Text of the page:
Japan will continue to be cooperative in a financial sense in the UN. However, we do have to take into account that some Japanese people have a mixed feeling about Japan paying so much. Twenty percent of the UN's general budget is provided by Japan, which is second only to the contribution of the United States. Japan contributes more than all the permanent members of the Security Council, the United States excluded, together.
Japan is not just contributing to the UN. Before the Bush administration announced its AIDS initiative and Millennium Challenge Account , Japan was the largest donor country in the world. Now we're second to the United States in ODA (Official Development Assistance). In order to contribute to the international community in non-militaristic fashion, we give aid in various fields such as environment protection, non-proliferation, science and technology, human security and economic development. We will continue to be helpful to Asian countries, but we also have assistance programs in the Middle East and Africa.
DiplomaticTraffic.com: Japanese citizens have been among the foreigners taken hostage in Iraq over the last months, but you still retain a military presence there. How would you describe Japan's commitment to the War on Terror?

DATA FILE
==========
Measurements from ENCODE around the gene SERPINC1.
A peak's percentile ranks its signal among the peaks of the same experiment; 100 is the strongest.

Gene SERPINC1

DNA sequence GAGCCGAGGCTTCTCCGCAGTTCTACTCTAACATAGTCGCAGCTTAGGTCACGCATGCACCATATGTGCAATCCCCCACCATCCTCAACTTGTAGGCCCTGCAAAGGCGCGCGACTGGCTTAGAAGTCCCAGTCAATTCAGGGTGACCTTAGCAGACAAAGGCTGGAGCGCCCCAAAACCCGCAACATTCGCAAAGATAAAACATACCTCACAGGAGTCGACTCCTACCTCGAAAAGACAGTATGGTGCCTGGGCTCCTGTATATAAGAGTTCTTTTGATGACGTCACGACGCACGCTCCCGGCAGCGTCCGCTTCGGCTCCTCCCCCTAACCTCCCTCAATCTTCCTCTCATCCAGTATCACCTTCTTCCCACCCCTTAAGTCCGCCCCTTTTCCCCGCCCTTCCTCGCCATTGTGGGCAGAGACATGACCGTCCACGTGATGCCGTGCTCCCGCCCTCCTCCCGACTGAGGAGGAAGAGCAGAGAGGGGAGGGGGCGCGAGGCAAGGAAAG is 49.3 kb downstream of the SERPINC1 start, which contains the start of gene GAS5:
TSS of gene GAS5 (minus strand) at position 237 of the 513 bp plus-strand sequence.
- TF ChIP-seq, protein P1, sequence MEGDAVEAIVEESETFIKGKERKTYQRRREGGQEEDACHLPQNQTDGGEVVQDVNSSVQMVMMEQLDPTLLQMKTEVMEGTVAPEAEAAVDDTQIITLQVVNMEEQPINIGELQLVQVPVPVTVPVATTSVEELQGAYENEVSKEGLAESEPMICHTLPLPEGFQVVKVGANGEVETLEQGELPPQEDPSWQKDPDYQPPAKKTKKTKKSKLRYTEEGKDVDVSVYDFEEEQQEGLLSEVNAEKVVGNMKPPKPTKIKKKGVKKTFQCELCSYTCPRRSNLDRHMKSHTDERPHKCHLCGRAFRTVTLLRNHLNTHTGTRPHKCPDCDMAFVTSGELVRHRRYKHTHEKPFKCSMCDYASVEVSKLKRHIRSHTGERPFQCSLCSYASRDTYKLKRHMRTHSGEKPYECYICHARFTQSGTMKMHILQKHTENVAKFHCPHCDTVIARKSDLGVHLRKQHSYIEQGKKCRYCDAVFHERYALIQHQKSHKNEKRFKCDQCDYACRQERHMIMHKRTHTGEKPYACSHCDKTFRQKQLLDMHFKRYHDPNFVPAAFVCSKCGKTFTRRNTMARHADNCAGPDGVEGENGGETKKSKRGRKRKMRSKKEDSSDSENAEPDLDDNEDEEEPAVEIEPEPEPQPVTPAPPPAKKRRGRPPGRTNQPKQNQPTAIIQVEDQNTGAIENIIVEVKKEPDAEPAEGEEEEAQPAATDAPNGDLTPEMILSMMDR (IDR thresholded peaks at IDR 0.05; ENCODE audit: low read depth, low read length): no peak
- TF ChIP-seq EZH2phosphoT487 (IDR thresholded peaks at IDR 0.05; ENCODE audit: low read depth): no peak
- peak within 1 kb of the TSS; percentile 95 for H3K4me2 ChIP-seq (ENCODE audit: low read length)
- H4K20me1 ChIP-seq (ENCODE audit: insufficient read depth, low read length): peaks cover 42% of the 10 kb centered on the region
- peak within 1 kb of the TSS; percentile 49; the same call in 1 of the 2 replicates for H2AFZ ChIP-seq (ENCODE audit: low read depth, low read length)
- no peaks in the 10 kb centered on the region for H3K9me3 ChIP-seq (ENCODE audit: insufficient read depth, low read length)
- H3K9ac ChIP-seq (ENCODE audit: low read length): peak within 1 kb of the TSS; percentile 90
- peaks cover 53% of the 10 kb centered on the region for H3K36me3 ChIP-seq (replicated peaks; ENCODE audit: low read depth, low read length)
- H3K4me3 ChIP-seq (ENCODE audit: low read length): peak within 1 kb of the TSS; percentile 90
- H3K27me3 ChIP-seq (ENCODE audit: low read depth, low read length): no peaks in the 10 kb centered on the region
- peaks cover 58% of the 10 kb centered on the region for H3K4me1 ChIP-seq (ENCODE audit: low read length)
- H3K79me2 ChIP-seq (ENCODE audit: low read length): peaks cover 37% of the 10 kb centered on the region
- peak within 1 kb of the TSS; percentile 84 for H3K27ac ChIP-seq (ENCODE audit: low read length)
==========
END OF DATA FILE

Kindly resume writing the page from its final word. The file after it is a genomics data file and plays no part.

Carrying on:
Ambassador Kato: When it comes to combating terrorism, Japan's position is non-wavering. Terrorism is on the rise. In Japan, major cities are situated right by the shore with no shelter from the ocean, making them vulnerable to terrorist attacks. Almost ninety percent of our oil comes from the Middle East. The sea lanes are a lifeline for Japan. Thus we wish for stability in the Middle East and the sea lanes. We are very concerned about terrorism in the Middle East. We also have been the victims of terrorism in the past. Twelve people were killed in the Sarin gas attack in the Tokyo subway in 1995 by members of the Aum Shinrikyo cult. In 1997, Marxist Tupac Amaru Revolutionary Movement (MRTA) guerrillas besieged the Japanese embassy in Lima and held embassy personnel hostage for four months.
DiplomaticTraffic.com: How does the recently-announced plan of President Bush to reposition US forces in Asia affect Japan?
Ambassador Kato: We need to keep the credibility and effectiveness of U.S. military presence in the area, including Japan. In-depth consultations regarding the redeployment with the United States are necessary. After the Second World War, we were determined to be a non-nuclear weapon state. We have since been protected by US forces. In Europe NATO and the OSCE (Organization for Security and Cooperation in Europe) provides security. In Europe, nations have been bound by cultural and historical affinity as well as mutual dependence. In Asia, nations have shared increasing mutual dependence but lacked the same level of affinity. Hence the United States has played the key role as the hub of security with spokes going out to all the key nations allied with it, based on bilateral security agreements.